Being possessed or Psy-Kickally attacked wasn't Kay's worst fear. Her worst fear was that this had already happened to her and that it was in some way connected to 'the treatment'. She felt that more and more, each day, the life was slowly getting sucked out of her and she was being drained to death. She didn't know what would happen if she was Psy-Kicked. Would she end up back in virtual hospital or would she end up killing herself like Adam did?"

A special fiftieth anniversary edition of Kurt Vonnegut’s masterpiece, “a desperate, painfully honest attempt to confront the monstrous crimes of the twentieth century” (Time), featuring a new introduction by Kevin Powers, author of the National Book Award finalist The Yellow Birds
 
Selected by the Modern Library as one of the 100 best novels of all time
 
Slaughterhouse-Five, an American classic, is one of the world’s great antiwar books. Centering on the infamous World War II firebombing of Dresden, the novel is the result of what Kurt Vonnegut described as a twenty-three-year struggle to write a book about what he had witnessed as an American prisoner of war. It combines historical fiction, science fiction, autobiography, and satire in an account of the life of Billy Pilgrim, a barber’s son turned draftee turned optometrist turned alien abductee. As Vonnegut had, Billy experiences the destruction of Dresden as a POW. Unlike Vonnegut, he experiences time travel, or coming “unstuck in time.”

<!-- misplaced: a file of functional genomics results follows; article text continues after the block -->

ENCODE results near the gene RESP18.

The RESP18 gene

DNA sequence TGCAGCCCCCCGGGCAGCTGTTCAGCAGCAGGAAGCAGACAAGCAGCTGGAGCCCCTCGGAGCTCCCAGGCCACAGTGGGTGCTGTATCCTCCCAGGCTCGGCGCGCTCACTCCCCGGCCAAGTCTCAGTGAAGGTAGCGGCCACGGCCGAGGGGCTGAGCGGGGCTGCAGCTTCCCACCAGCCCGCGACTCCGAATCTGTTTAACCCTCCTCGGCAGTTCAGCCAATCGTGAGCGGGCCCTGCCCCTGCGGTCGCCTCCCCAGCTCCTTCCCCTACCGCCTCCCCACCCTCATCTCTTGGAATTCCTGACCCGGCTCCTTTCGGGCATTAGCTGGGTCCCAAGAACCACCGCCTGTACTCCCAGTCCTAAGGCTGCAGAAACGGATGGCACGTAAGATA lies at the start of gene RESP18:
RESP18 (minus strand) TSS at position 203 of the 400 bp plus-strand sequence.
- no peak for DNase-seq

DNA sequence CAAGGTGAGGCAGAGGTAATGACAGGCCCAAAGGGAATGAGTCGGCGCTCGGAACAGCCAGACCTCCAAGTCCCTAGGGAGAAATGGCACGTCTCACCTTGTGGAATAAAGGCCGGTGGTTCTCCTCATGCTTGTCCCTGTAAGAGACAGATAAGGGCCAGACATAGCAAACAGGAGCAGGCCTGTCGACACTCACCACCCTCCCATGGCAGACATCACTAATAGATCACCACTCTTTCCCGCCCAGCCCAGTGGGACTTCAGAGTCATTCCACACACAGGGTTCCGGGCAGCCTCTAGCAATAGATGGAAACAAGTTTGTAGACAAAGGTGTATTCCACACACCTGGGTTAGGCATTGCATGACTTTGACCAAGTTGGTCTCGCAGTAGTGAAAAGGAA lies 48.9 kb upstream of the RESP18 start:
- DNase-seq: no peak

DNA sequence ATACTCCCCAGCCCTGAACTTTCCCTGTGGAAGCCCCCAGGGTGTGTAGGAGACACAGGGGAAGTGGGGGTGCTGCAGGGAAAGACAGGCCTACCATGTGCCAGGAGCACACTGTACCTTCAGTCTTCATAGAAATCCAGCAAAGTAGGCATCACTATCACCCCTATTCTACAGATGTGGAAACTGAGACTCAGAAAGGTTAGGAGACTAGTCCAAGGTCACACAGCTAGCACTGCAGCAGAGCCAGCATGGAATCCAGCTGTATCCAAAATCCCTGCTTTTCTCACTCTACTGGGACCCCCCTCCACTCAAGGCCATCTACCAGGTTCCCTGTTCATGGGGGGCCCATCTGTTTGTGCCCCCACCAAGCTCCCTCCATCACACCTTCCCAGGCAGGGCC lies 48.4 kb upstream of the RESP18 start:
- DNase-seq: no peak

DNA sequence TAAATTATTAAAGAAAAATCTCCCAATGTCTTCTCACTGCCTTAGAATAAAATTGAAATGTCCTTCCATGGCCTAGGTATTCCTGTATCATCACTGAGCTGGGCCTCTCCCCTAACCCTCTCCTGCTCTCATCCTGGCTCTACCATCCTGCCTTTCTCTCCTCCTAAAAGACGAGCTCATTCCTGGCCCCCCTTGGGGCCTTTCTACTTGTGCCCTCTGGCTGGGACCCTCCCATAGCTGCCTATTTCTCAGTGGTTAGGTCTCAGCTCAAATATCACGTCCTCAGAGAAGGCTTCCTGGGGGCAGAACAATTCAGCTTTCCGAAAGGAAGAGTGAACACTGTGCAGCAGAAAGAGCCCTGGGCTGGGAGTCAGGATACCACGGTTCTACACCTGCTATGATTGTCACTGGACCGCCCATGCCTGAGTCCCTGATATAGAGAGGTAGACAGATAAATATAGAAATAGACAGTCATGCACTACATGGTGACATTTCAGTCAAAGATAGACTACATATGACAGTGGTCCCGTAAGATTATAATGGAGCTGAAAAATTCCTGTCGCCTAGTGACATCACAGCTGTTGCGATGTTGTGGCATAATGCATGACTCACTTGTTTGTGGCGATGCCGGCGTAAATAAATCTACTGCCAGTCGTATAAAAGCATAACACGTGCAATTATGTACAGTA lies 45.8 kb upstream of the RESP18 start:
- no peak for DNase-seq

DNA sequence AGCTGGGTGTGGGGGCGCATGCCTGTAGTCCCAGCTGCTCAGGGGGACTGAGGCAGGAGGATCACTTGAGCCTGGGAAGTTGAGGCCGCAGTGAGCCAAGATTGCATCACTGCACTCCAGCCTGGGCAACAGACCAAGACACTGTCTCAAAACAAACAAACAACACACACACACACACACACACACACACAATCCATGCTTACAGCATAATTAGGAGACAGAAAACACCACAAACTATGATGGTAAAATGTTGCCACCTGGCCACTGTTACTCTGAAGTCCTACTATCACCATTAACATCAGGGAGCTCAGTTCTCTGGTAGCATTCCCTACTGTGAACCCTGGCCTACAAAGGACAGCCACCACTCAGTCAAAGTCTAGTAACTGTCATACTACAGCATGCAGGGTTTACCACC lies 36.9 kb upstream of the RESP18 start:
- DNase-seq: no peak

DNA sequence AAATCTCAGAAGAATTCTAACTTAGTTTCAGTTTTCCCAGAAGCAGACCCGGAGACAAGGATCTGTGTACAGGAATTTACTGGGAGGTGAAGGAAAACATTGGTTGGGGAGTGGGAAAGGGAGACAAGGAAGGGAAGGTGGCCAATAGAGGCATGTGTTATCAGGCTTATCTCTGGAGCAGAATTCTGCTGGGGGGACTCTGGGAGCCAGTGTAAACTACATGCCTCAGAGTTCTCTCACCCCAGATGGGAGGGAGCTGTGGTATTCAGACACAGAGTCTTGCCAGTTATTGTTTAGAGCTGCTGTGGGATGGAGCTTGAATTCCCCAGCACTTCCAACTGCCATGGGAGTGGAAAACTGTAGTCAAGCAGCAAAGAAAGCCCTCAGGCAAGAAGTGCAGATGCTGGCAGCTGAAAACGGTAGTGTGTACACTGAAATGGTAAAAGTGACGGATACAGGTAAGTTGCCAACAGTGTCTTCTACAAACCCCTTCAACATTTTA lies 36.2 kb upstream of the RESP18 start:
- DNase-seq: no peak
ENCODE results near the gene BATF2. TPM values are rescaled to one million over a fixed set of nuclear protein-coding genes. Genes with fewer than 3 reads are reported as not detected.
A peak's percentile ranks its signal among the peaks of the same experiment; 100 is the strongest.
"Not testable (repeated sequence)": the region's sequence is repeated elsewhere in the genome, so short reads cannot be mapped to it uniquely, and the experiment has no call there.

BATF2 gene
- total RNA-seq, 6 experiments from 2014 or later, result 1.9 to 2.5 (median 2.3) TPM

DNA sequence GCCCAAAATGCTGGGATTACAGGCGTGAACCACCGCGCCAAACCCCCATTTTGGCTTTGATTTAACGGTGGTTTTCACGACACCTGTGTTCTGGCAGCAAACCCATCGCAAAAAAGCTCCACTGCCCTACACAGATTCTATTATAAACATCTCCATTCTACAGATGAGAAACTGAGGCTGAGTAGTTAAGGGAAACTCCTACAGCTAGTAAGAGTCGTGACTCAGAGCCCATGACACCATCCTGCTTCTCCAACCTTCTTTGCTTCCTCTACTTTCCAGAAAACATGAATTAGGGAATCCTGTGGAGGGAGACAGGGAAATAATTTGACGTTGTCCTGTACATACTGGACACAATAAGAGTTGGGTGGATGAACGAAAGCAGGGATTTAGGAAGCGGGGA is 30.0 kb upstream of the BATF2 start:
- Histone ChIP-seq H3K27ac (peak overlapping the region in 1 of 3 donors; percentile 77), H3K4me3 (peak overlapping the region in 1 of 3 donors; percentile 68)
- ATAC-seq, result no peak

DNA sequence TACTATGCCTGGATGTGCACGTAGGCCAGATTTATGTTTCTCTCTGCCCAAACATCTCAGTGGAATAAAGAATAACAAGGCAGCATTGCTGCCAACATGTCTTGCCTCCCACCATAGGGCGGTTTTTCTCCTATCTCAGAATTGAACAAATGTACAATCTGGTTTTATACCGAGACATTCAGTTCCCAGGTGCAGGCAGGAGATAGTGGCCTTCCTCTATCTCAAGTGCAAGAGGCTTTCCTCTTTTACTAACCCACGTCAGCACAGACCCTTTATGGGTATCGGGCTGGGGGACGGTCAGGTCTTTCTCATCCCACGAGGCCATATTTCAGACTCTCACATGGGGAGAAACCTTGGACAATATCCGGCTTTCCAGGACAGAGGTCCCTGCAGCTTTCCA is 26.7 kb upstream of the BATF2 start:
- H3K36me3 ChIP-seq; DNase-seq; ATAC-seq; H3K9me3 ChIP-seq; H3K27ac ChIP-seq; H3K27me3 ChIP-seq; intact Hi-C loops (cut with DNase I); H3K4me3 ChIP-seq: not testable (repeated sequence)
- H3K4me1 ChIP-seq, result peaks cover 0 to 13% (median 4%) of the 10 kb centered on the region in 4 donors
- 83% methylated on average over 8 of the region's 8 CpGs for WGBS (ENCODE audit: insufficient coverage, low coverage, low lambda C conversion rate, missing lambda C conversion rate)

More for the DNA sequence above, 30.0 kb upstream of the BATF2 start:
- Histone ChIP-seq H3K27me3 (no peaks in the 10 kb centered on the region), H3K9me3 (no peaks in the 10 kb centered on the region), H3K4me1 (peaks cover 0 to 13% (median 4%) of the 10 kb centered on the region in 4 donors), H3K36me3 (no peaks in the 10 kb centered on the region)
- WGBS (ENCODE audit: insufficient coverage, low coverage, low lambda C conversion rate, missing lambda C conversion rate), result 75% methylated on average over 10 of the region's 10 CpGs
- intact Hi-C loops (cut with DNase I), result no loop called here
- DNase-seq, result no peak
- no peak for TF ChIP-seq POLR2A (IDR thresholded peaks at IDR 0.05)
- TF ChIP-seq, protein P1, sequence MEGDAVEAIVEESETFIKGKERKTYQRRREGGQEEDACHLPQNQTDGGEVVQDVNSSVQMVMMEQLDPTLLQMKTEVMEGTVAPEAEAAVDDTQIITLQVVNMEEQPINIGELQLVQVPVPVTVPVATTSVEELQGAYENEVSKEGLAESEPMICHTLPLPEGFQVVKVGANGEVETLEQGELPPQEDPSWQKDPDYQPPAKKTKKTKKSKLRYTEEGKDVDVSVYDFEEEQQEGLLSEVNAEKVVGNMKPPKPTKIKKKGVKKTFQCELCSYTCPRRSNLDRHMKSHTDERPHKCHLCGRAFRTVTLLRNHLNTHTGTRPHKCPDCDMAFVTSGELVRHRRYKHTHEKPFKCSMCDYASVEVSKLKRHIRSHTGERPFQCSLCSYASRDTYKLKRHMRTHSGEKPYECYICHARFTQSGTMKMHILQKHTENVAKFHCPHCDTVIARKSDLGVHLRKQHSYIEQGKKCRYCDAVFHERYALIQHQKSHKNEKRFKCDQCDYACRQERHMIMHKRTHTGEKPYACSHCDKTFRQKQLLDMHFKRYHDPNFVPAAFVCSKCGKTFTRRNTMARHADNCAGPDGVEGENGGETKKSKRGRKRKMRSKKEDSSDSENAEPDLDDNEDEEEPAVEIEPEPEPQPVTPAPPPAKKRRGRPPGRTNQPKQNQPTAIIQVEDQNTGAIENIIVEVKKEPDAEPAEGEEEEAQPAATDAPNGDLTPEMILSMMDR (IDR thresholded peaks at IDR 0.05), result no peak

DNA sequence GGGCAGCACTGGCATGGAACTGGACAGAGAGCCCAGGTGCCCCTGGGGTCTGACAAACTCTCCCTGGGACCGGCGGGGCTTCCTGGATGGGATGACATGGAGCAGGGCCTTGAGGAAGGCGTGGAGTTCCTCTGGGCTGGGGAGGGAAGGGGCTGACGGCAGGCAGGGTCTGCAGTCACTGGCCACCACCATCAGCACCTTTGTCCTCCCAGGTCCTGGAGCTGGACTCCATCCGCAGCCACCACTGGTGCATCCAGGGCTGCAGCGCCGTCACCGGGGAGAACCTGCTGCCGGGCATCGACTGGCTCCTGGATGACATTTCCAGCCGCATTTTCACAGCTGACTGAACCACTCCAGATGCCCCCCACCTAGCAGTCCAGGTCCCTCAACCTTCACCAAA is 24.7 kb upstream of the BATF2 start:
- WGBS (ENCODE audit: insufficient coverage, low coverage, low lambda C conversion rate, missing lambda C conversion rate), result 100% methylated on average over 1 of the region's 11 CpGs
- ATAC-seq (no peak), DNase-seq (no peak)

An instant bestseller, Slaughterhouse-Five made Kurt Vonnegut a cult hero in American literature, a reputation that only strengthened over time, despite his being banned and censored by some libraries and schools for content and language. But it was precisely those elements of Vonnegut’s writing—the political edginess, the genre-bending inventiveness, the frank violence, the transgressive wit—that have inspired generations of readers not just to look differently at the world around them but to find the confidence to say something about it. Authors as wide-ranging as Norman Mailer, John Irving, Michael Crichton, Tim O’Brien, Margaret Atwood, Elizabeth Strout, David Sedaris, Jennifer Egan, and J. K. Rowling have all found inspiration in Vonnegut’s words. Jonathan Safran Foer has described Vonnegut as “the kind of writer who made people—young people especially—want to write.” George Saunders has declared Vonnegut to be “the great, urgent, passionate American writer of our century, who offers us . . . a model of the kind of compassionate thinking that might yet save us from ourselves.”